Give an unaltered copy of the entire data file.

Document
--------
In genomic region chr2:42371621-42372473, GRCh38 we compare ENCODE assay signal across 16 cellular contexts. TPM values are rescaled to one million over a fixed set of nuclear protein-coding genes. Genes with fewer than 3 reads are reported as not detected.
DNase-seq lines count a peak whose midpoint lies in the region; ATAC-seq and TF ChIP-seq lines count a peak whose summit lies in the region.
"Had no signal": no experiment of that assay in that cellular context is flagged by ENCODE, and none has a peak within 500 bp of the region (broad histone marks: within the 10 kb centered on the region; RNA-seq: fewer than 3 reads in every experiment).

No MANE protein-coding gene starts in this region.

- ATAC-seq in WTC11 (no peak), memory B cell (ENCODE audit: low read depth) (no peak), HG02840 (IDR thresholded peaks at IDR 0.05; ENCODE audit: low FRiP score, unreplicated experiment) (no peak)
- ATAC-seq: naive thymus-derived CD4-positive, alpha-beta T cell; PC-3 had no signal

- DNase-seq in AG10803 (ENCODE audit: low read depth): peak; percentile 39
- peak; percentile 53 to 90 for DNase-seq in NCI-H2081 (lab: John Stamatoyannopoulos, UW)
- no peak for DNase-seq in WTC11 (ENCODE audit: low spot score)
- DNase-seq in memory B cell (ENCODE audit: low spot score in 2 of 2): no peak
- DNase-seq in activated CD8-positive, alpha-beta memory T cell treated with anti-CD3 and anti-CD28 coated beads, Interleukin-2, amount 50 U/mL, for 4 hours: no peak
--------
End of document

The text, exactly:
In genomic region chr2:42371621-42372473, GRCh38 we compare ENCODE assay signal across 16 cellular contexts. TPM values are rescaled to one million over a fixed set of nuclear protein-coding genes. Genes with fewer than 3 reads are reported as not detected.
DNase-seq lines count a peak whose midpoint lies in the region; ATAC-seq and TF ChIP-seq lines count a peak whose summit lies in the region.
"Had no signal": no experiment of that assay in that cellular context is flagged by ENCODE, and none has a peak within 500 bp of the region (broad histone marks: within the 10 kb centered on the region; RNA-seq: fewer than 3 reads in every experiment).

No MANE protein-coding gene starts in this region.

- ATAC-seq in WTC11 (no peak), memory B cell (ENCODE audit: low read depth) (no peak), HG02840 (IDR thresholded peaks at IDR 0.05; ENCODE audit: low FRiP score, unreplicated experiment) (no peak)
- ATAC-seq: naive thymus-derived CD4-positive, alpha-beta T cell; PC-3 had no signal

- DNase-seq in AG10803 (ENCODE audit: low read depth): peak; percentile 39
- peak; percentile 53 to 90 for DNase-seq in NCI-H2081 (lab: John Stamatoyannopoulos, UW)
- no peak for DNase-seq in WTC11 (ENCODE audit: low spot score)
- DNase-seq in memory B cell (ENCODE audit: low spot score in 2 of 2): no peak
- DNase-seq in activated CD8-positive, alpha-beta memory T cell treated with anti-CD3 and anti-CD28 coated beads, Interleukin-2, amount 50 U/mL, for 4 hours: no peak